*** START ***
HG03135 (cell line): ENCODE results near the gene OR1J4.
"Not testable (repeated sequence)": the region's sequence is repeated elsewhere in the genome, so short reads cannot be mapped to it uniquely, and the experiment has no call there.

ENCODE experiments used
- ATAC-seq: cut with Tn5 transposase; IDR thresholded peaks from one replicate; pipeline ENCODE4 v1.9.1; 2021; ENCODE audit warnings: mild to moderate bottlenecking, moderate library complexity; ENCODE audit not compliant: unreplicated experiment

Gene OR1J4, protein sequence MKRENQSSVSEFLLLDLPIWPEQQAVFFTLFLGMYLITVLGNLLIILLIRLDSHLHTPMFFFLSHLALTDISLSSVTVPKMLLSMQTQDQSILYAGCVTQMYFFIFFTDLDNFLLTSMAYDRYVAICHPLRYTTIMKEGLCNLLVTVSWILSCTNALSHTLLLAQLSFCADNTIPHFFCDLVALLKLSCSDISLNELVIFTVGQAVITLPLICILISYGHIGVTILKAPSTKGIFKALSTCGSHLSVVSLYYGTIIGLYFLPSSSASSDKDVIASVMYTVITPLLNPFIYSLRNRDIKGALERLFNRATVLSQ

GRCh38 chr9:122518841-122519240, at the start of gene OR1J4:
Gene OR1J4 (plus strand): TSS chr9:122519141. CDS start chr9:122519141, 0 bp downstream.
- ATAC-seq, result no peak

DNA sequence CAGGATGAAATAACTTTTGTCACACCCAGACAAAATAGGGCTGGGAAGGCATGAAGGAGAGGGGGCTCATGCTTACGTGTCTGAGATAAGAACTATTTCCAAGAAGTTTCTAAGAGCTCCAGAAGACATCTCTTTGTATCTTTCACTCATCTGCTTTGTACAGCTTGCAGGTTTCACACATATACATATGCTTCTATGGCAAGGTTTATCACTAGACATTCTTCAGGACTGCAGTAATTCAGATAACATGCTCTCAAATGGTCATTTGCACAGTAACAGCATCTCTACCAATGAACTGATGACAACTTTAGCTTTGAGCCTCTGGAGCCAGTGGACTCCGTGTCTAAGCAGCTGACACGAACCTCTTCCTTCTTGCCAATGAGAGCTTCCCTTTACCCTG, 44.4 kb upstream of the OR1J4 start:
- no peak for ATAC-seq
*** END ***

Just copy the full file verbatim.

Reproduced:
HG03135 (cell line): ENCODE results near the gene OR1J4.
"Not testable (repeated sequence)": the region's sequence is repeated elsewhere in the genome, so short reads cannot be mapped to it uniquely, and the experiment has no call there.

ENCODE experiments used
- ATAC-seq: cut with Tn5 transposase; IDR thresholded peaks from one replicate; pipeline ENCODE4 v1.9.1; 2021; ENCODE audit warnings: mild to moderate bottlenecking, moderate library complexity; ENCODE audit not compliant: unreplicated experiment

Gene OR1J4, protein sequence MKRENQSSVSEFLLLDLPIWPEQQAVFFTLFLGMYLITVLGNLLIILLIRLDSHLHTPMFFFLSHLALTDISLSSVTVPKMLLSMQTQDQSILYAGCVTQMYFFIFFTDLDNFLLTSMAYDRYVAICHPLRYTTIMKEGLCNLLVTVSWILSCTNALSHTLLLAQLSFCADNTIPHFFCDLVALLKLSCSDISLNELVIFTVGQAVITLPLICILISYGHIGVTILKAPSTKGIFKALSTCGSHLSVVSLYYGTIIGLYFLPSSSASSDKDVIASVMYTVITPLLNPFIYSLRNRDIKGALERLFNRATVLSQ

GRCh38 chr9:122518841-122519240, at the start of gene OR1J4:
Gene OR1J4 (plus strand): TSS chr9:122519141. CDS start chr9:122519141, 0 bp downstream.
- ATAC-seq, result no peak

DNA sequence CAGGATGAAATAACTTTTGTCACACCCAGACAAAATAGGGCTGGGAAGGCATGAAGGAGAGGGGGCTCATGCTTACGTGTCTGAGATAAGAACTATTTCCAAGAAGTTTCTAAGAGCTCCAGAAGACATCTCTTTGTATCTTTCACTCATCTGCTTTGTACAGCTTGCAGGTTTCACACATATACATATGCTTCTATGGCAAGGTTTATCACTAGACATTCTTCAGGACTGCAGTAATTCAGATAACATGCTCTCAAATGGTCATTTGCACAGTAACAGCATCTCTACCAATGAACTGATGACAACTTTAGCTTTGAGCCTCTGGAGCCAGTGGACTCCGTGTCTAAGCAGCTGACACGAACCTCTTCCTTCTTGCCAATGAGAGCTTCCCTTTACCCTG, 44.4 kb upstream of the OR1J4 start:
- no peak for ATAC-seq